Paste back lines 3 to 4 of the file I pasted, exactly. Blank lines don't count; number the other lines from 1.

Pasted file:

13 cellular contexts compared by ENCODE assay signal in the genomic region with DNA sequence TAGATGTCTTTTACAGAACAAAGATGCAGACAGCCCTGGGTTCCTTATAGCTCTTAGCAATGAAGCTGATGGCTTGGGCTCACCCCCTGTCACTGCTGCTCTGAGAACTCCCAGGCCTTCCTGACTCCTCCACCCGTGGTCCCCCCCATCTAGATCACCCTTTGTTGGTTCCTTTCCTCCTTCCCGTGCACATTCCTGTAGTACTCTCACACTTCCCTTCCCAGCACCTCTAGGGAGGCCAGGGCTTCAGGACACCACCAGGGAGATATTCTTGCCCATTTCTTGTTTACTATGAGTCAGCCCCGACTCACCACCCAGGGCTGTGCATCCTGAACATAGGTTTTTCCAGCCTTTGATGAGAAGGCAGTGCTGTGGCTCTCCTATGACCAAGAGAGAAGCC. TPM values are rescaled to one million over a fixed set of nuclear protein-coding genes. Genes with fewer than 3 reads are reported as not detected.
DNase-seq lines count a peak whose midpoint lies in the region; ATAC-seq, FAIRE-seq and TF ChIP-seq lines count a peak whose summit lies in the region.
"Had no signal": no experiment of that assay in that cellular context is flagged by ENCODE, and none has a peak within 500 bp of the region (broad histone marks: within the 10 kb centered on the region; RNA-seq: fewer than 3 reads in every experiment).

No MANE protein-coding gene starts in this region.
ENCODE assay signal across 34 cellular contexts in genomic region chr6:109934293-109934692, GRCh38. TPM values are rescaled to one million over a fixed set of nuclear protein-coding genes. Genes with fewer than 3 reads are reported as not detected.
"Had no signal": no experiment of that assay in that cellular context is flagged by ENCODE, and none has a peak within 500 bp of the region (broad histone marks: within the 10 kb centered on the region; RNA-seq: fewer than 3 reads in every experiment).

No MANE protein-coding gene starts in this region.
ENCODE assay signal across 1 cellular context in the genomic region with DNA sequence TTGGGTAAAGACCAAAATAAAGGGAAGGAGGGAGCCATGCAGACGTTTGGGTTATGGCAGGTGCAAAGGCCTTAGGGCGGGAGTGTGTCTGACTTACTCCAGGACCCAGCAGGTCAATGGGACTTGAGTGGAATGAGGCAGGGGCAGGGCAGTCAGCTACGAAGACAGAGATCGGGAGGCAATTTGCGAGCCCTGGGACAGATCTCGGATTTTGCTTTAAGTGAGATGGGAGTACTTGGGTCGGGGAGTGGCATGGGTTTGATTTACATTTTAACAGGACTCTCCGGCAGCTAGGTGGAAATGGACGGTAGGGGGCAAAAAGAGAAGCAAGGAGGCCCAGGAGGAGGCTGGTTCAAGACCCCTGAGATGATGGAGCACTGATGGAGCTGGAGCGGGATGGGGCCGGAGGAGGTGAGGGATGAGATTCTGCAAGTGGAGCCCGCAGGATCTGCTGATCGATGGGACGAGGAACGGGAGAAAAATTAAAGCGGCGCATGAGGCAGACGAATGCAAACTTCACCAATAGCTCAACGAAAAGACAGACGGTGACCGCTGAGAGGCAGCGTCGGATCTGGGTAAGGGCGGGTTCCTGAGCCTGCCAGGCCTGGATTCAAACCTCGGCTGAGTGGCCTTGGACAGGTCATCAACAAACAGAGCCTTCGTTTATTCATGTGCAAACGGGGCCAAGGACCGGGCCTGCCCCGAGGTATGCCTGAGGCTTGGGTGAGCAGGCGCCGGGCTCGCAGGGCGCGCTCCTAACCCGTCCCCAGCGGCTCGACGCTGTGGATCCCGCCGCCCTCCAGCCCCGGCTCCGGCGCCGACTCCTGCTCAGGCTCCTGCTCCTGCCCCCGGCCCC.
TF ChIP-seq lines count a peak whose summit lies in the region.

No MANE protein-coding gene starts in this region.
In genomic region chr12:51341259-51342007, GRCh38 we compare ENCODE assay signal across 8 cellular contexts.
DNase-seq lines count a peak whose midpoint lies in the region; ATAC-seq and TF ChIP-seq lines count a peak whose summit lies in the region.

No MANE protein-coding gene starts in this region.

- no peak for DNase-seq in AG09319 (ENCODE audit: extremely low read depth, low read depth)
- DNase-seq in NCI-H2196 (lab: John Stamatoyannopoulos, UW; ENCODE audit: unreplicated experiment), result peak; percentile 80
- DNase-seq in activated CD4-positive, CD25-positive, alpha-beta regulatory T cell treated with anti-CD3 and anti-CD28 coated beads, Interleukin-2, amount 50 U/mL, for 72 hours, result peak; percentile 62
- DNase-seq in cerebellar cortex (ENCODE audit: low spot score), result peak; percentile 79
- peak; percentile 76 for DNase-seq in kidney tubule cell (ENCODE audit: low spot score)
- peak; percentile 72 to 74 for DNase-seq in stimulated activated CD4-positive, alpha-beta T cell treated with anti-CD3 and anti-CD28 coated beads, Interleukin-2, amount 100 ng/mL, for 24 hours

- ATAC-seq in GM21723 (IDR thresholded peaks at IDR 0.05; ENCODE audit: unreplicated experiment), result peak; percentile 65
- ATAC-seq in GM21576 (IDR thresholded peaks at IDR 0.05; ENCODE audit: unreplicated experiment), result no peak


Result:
"Had no signal": no experiment of that assay in that cellular context is flagged by ENCODE, and none has a peak within 500 bp of the region (broad histone marks: within the 10 kb centered on the region; RNA-seq: fewer than 3 reads in every experiment).

No MANE protein-coding gene starts in this region.